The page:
The Australian Tax Office (ATO) has delayed a keenly awaited ruling on the digital currency Bitcoin, leaving the tax status for businesses which accept Bitcoin in limbo.
The ATO has been grappling with the question of whether to classify Bitcoin as money or property for years.
Many in Australia’s Bitcoin industry had been hoping the ATO would release its taxation guidance note in time for the end of the financial year.
However that looks unlikely, with the ATO asking Australia’s Solicitor-General Justin Gleeson for further advice.
It means businesses in Australia which accept Bitcoin have to keep trading without knowing what tax they may be liable for in the future, and may face large backdated tax bills for digital currency transactions.
A spokesman for the ATO says the department has received “numerous” submissions from the Australian public about the taxation treatment of digital currencies.
He says the ATO needed to make sure its ruling was within the boundaries of Australian law.
“To ensure our advice to the community is comprehensive and robust we have sought further advice from external legal counsel,” the spokesman said.
“We have also received representations from industry bodies seeking to provide us with further information.”
The Bitcoin Association of Australia is disappointed with the lack of immediate guidance, but says it is happy the Solicitor-General is looking into the matter.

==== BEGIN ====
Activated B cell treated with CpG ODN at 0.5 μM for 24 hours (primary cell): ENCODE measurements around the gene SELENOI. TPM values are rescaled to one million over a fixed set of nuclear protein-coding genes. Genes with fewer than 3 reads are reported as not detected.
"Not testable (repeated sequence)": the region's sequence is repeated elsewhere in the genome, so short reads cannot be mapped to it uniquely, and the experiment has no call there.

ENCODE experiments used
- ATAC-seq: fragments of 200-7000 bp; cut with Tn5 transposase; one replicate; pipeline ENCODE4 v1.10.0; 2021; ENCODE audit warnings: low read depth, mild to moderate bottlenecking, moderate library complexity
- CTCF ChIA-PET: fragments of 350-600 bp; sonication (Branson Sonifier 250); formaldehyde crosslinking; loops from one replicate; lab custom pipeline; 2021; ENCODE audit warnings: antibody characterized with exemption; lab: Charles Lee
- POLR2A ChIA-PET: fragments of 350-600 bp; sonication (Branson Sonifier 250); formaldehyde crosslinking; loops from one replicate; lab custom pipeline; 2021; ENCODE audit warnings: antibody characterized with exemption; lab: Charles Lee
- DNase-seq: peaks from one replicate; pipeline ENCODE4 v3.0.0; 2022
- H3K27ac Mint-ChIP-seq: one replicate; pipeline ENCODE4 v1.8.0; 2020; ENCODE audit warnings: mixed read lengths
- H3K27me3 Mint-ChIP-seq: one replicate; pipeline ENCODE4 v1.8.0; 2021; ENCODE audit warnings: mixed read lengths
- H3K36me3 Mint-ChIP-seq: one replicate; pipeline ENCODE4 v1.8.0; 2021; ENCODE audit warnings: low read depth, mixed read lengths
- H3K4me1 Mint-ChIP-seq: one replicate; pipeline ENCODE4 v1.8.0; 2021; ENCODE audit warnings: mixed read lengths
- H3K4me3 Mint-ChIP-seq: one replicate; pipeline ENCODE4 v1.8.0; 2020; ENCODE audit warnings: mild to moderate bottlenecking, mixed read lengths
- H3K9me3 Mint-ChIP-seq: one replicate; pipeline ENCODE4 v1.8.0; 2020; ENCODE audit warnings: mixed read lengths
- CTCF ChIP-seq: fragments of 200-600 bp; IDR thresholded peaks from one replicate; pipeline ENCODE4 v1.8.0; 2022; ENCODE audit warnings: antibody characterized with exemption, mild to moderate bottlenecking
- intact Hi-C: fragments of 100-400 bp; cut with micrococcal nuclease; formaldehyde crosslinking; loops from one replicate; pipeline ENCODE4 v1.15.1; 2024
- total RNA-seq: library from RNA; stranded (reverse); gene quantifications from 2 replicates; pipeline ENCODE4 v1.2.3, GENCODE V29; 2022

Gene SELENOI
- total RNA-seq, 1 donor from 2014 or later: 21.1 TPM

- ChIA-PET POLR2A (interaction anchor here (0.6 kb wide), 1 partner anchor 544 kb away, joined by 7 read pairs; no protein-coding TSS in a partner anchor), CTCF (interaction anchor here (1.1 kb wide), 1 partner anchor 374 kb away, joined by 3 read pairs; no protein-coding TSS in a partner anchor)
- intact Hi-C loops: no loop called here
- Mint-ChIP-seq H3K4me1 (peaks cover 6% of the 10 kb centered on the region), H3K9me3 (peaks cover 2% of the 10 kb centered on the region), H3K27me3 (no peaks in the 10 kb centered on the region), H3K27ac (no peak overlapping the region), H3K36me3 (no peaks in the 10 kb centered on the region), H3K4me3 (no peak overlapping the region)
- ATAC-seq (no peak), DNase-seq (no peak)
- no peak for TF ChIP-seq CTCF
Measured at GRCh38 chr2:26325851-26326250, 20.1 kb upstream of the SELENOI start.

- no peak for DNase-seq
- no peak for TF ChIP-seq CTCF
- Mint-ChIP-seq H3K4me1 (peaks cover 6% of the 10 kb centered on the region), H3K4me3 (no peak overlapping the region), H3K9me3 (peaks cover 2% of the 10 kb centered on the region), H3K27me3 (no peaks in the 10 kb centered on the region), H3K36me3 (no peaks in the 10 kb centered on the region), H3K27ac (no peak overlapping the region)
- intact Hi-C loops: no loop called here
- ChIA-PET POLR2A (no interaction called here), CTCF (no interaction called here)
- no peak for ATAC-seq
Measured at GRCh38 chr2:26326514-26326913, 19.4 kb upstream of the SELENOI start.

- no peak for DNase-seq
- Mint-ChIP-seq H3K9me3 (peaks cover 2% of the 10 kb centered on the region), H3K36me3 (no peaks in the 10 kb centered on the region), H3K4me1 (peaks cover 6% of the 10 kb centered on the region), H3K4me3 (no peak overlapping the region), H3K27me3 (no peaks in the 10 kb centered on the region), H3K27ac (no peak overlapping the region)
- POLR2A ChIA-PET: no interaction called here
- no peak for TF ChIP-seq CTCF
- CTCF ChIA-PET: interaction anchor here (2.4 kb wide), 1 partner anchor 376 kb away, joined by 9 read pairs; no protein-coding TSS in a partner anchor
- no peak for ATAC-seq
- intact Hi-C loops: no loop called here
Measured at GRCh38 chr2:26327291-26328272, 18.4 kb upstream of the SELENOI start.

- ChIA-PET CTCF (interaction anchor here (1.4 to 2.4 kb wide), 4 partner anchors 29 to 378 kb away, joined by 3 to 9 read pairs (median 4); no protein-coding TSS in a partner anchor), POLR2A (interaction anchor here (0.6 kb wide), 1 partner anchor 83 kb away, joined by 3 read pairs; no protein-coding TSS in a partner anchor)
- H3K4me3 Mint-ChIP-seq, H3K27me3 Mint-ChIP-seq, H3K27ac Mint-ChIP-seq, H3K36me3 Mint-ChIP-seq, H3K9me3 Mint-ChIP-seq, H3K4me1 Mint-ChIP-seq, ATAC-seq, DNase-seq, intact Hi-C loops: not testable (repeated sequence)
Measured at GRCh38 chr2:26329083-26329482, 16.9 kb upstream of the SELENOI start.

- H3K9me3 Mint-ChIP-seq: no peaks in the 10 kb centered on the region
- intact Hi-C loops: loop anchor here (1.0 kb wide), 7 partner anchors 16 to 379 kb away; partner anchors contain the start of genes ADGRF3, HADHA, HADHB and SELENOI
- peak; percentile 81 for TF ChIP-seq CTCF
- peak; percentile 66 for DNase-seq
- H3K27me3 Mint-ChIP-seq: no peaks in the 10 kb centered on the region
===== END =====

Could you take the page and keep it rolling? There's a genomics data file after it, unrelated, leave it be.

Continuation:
“As digital currencies such as Bitcoin are now a permanent part of our financial landscape, it is important for Australian regulators and legislators to foster and nurture growth,” the association’s president Jason Williams said.
“The ATO’s position will deliver one of the first precedents in the Australian legal and regulatory landscape and will be an influential benchmark.
“As such, it is important not to rush decisions.”
Earlier this month, the ABC revealed the ATO has kept a wide-ranging watching brief on digital currency news and movements domestically and internationally.
Freedom of Information (FOI) documents showed the ATO was growing increasingly concerned people may be using Bitcoin or other internet currencies to avoid paying tax.
When the guidance note is release, it will reveal how the tax office will treat Bitcoin transactions.
It will either treat Bitcoin as money – similar to how it treats foreign exchange currencies – or as goods.
If it is not treated as money, tax accountants say it will require significantly more complex accounting methods and attract different and more tax.